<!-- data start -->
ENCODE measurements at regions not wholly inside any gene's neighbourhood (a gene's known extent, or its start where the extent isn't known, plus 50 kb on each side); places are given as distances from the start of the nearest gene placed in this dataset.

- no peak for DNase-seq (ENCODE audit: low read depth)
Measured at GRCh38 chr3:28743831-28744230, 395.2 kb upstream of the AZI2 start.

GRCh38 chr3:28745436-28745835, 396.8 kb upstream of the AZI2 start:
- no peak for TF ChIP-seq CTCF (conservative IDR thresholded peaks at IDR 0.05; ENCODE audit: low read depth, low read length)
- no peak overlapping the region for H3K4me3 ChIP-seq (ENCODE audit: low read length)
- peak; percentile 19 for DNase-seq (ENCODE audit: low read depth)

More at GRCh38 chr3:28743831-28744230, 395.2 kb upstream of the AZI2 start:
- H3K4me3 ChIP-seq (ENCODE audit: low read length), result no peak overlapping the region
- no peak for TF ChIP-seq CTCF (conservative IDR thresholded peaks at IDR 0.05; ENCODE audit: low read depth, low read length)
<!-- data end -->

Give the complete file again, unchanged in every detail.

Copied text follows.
ENCODE measurements at regions not wholly inside any gene's neighbourhood (a gene's known extent, or its start where the extent isn't known, plus 50 kb on each side); places are given as distances from the start of the nearest gene placed in this dataset.

- no peak for DNase-seq (ENCODE audit: low read depth)
Measured at GRCh38 chr3:28743831-28744230, 395.2 kb upstream of the AZI2 start.

GRCh38 chr3:28745436-28745835, 396.8 kb upstream of the AZI2 start:
- no peak for TF ChIP-seq CTCF (conservative IDR thresholded peaks at IDR 0.05; ENCODE audit: low read depth, low read length)
- no peak overlapping the region for H3K4me3 ChIP-seq (ENCODE audit: low read length)
- peak; percentile 19 for DNase-seq (ENCODE audit: low read depth)

More at GRCh38 chr3:28743831-28744230, 395.2 kb upstream of the AZI2 start:
- H3K4me3 ChIP-seq (ENCODE audit: low read length), result no peak overlapping the region
- no peak for TF ChIP-seq CTCF (conservative IDR thresholded peaks at IDR 0.05; ENCODE audit: low read depth, low read length)